• Health & Substance Use: Overall federal health spending increased by about $10 billion, with $3.3 billion specifically designated for the opioid crisis; the majority of these funds will go to the Substance Abuse and Mental Health Services Administration (SAMSHA). See a breakdown of behavioral health funding from our partners at the National Council for Behavioral Health.
  • Housing: HUD programs received an additional $4.6 billion overall, with many programs receiving increases or level funding compared to 2017. All Housing Choice Vouchers were renewed and new vouchers were made available for veterans and people with disabilities. Homeless Assistance Programs, Tenant-Based Rental Assistance, Project-Based Rental Housing, Public Housing, and Funding Opportunities for Persons with AIDS received an increase in funding from the previous year. See an in-depth breakdown from our partners at the National Low Income Housing Coalition.
  • Health Centers: Community Health Centers received a $135 million increase from 2017. (Remember, Community Health Center Funds provided through this omnibus is part of the discretionary budgetary process which accounts for 30% of total Health Center funding. The other 70% of mandatory funding was provided through legislation to “Fix the Cliff” that passed in February.) Between the two streams of funding, health centers will see $335 million additional funding in FY2018.
  • Health Service Corps: The Health Workforce program, which includes the National Health Service Corps, received a $222 million increase over 2017 levels which provides for expanded eligibility for loan repayment.
  • USICH: The United States Interagency Council on Homelessness (USICH), a key coordinator for national partners and federal agencies, that was set to expire at the end of 2017, was authorized for two more years.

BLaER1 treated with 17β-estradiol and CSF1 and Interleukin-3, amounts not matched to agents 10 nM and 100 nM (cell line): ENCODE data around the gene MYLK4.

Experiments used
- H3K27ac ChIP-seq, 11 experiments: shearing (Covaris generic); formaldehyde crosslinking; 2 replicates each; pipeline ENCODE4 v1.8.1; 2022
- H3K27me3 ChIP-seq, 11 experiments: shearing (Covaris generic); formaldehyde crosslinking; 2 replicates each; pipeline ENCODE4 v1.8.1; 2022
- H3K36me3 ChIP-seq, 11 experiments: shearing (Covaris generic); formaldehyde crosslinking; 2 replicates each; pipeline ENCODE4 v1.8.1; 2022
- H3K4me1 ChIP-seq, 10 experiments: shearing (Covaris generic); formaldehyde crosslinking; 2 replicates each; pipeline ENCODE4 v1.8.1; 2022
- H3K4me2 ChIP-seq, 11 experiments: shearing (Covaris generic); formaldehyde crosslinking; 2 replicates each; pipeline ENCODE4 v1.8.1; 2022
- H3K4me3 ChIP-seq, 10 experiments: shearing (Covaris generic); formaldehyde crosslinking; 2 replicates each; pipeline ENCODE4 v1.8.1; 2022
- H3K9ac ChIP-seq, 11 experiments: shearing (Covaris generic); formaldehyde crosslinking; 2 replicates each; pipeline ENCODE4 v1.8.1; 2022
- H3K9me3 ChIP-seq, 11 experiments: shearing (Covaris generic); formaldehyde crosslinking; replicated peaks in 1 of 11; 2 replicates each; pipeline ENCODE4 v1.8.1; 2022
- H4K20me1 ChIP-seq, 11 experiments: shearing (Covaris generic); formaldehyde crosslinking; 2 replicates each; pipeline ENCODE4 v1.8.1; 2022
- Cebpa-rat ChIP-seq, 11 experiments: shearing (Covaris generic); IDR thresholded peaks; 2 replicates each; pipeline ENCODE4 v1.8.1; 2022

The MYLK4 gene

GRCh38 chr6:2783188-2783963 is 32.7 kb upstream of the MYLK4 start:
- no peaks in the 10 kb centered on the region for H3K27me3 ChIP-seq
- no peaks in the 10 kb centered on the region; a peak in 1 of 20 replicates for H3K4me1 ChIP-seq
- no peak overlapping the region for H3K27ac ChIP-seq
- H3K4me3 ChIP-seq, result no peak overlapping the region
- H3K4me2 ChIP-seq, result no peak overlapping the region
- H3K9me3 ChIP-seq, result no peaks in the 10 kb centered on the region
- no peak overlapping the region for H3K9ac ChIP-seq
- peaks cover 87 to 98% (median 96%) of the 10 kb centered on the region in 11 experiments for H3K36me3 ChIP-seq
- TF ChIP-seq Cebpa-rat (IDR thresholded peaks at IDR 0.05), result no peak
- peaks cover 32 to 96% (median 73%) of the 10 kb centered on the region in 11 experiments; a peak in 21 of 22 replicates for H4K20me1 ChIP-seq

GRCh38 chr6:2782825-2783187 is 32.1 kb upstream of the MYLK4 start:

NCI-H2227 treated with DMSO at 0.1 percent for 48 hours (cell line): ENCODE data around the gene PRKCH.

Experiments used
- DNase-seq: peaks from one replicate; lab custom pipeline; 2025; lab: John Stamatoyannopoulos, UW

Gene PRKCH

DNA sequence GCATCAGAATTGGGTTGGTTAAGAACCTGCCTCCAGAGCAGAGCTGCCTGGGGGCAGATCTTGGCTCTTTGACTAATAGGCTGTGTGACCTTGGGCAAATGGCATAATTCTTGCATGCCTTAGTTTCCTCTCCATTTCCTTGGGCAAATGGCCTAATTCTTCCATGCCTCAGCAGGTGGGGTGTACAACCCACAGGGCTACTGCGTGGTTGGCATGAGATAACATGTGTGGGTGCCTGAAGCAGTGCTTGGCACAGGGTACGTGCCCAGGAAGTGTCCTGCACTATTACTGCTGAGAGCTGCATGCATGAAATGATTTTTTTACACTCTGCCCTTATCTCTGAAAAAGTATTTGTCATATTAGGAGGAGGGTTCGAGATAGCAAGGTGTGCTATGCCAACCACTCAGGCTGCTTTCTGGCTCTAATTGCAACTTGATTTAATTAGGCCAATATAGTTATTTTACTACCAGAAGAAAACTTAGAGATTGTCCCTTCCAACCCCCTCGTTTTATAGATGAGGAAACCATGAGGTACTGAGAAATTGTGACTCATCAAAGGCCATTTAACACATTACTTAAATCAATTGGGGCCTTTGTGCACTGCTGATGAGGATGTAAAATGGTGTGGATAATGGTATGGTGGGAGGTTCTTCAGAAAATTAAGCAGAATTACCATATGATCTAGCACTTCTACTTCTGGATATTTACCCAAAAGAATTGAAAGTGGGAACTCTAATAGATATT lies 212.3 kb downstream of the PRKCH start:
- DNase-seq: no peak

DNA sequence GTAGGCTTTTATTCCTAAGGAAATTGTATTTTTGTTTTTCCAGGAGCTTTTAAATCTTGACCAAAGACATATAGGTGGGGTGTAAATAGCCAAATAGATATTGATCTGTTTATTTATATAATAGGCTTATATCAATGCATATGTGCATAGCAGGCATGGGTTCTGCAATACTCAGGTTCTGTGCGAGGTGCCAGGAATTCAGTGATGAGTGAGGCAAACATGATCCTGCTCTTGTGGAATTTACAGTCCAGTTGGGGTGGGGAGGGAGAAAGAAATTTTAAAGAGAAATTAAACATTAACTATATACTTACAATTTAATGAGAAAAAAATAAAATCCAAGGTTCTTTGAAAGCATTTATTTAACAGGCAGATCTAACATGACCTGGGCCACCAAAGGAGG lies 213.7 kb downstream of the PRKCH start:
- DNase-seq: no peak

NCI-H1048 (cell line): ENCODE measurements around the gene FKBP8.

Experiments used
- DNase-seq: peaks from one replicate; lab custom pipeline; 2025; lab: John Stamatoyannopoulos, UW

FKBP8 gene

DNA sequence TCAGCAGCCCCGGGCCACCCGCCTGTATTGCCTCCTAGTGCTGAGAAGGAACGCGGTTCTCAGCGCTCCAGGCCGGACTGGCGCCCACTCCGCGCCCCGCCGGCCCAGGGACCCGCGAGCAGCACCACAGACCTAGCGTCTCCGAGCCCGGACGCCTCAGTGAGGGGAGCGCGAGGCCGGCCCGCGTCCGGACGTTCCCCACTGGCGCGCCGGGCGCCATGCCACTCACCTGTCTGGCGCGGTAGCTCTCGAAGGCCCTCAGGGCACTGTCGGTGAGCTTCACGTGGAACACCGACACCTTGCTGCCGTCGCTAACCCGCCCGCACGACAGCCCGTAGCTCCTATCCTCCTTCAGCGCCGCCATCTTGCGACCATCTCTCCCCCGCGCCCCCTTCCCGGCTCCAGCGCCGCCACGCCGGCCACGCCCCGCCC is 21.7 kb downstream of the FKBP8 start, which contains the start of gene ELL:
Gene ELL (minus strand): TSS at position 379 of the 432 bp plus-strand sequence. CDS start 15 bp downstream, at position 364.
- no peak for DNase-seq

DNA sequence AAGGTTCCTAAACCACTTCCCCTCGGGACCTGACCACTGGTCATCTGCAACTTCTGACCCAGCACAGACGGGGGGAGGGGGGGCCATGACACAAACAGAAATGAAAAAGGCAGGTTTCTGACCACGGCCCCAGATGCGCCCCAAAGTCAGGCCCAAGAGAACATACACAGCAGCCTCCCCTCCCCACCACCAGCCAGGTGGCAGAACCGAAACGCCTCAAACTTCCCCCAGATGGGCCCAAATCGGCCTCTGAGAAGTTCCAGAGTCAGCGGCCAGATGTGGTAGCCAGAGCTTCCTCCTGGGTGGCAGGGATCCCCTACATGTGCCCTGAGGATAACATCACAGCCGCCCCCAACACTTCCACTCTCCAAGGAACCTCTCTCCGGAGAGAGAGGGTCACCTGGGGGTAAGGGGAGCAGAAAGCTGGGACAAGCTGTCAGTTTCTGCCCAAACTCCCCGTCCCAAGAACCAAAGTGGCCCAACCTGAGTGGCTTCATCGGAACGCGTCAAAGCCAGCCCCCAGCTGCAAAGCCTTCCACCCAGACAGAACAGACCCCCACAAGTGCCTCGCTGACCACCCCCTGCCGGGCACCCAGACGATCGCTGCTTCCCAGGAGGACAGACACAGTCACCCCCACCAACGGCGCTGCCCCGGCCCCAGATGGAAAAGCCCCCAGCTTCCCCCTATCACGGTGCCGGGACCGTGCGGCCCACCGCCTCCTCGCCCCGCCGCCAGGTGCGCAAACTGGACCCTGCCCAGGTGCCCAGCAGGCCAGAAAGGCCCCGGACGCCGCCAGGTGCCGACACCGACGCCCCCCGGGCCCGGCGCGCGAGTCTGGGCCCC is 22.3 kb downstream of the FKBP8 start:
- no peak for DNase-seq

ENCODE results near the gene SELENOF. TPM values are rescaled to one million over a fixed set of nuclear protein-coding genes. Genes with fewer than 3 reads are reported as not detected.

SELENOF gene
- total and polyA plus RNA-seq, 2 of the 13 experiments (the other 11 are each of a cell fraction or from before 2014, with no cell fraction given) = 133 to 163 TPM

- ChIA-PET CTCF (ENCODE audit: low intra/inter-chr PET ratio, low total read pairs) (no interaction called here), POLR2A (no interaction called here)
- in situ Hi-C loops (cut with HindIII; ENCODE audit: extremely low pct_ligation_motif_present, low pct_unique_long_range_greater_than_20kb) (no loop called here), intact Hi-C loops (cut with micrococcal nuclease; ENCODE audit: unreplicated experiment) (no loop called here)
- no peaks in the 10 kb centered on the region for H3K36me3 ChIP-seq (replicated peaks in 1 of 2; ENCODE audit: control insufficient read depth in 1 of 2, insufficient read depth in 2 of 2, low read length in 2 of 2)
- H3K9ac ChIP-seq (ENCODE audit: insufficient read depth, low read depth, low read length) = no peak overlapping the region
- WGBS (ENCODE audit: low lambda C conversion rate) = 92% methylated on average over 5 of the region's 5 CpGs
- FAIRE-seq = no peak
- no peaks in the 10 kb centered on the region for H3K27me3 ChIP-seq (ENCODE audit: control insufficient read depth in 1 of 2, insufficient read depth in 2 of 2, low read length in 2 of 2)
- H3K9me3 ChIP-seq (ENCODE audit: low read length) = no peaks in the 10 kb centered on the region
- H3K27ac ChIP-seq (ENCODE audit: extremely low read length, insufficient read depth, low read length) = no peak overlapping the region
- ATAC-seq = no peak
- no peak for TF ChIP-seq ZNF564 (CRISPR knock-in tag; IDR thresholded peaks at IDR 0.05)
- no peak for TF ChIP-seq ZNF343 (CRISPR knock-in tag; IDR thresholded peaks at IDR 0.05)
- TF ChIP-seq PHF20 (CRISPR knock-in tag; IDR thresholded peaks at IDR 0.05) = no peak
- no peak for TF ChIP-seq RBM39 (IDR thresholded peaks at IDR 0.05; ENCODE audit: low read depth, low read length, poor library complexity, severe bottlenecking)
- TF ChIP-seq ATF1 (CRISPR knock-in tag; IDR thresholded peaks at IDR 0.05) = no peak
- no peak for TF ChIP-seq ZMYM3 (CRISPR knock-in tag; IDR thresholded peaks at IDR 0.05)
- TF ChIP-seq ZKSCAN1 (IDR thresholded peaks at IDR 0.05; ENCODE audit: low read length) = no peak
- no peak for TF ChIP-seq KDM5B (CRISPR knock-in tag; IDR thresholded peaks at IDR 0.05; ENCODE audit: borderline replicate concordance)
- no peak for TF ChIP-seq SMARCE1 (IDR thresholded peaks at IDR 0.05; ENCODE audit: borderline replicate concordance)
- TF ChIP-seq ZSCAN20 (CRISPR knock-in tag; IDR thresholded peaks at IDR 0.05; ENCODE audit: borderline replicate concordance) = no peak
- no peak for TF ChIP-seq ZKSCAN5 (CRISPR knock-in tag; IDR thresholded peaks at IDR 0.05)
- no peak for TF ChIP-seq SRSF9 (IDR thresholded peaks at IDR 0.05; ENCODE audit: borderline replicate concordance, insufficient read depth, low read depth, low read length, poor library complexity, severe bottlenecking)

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Regina Reed, MPH
National Health Policy Organizer
National HCH Council
Baltimore, MD
rreed@nhchc.org
(443) 703-1337 
Take Action!
Take Action
  • Congress is home until mid-April on spring break. Meet them on your turf: attend a town hall event.
  • All politics are local. Join local housing or health care coalitions.
  • As state legislative sessions are coming to a close, let us know what’s been happening in your state on health and housing and how you’ve been involved (and you’ll possibly be be featured in our next Mobilizer!). 
Find a Local Event
Keep Up the Noise Against Work Requirements
Use the Council’s publication on how work requirements and other provisions such as lifetime caps and copays are harmful for the HCH community and speak out if your state is considering these provisions. Learn what your state is doing and find contact info for your state Governor’s office. Currently, 10 states have proposals awaiting federal approval (AL, AR, AZ, IN, KS, ME, NH, UT, WI, MS).
Learn More
Students in Washington, DC for the March this past Saturday. Image courtesy of our staff member, Caroline Gumpenberger, who marched alongside them.
Exemplary Advocacy
Last weekend millions marched worldwide to demand action on gun violence. This movement is the latest in a long tradition of youth-led activism. While national attention on gun violence is new, gun violence has affected communities of color for decades (see what youth of color are saying about this movement and learn about gun violence and race). People without homes are exposed to violence at a greater rate than the housed population. While recognizing these inequities, we push forward and take notes from the student organizers: their tenacity and engagement of those directly involved in solutions is a critical part of any social change.
This publication and all HCH advocacy are funded by dues from Organizational Members of the Council and by private donations. Consider joining the Council to support this work.
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National Heatlh Care for the Homeless Council
PO Box 60427 | Nashville, TN 37206 US